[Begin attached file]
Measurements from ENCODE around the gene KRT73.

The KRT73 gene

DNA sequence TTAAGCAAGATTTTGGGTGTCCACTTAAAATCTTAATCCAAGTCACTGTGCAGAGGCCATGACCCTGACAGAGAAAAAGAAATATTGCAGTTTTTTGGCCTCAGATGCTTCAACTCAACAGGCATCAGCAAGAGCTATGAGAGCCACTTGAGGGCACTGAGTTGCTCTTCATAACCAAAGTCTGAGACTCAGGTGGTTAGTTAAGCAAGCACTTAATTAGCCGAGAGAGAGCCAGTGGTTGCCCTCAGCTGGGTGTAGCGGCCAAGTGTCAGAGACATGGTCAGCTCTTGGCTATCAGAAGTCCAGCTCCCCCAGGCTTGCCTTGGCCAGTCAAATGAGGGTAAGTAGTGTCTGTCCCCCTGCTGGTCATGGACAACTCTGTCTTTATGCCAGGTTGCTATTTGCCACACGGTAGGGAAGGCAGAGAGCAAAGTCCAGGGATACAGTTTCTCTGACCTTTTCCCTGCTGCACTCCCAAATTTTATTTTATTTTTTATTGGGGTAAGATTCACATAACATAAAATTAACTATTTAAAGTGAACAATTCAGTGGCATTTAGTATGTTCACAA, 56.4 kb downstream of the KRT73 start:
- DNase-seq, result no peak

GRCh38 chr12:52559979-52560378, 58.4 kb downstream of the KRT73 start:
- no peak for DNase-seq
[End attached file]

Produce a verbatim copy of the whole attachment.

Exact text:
Measurements from ENCODE around the gene KRT73.

The KRT73 gene

DNA sequence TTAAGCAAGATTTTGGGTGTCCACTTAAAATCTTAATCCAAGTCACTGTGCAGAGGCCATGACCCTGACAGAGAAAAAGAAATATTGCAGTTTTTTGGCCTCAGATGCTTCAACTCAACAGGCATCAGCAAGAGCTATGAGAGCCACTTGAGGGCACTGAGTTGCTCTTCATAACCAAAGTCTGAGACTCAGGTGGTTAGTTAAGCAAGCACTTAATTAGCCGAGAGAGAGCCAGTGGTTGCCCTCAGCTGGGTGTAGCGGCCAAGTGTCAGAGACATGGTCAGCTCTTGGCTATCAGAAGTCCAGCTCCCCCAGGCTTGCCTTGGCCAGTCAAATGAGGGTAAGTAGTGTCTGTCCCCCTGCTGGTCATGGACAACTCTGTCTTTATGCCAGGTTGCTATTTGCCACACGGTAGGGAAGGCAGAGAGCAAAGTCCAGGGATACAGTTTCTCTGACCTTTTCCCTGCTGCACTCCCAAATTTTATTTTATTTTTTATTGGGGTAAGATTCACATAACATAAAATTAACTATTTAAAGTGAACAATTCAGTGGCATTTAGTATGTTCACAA, 56.4 kb downstream of the KRT73 start:
- DNase-seq, result no peak

GRCh38 chr12:52559979-52560378, 58.4 kb downstream of the KRT73 start:
- no peak for DNase-seq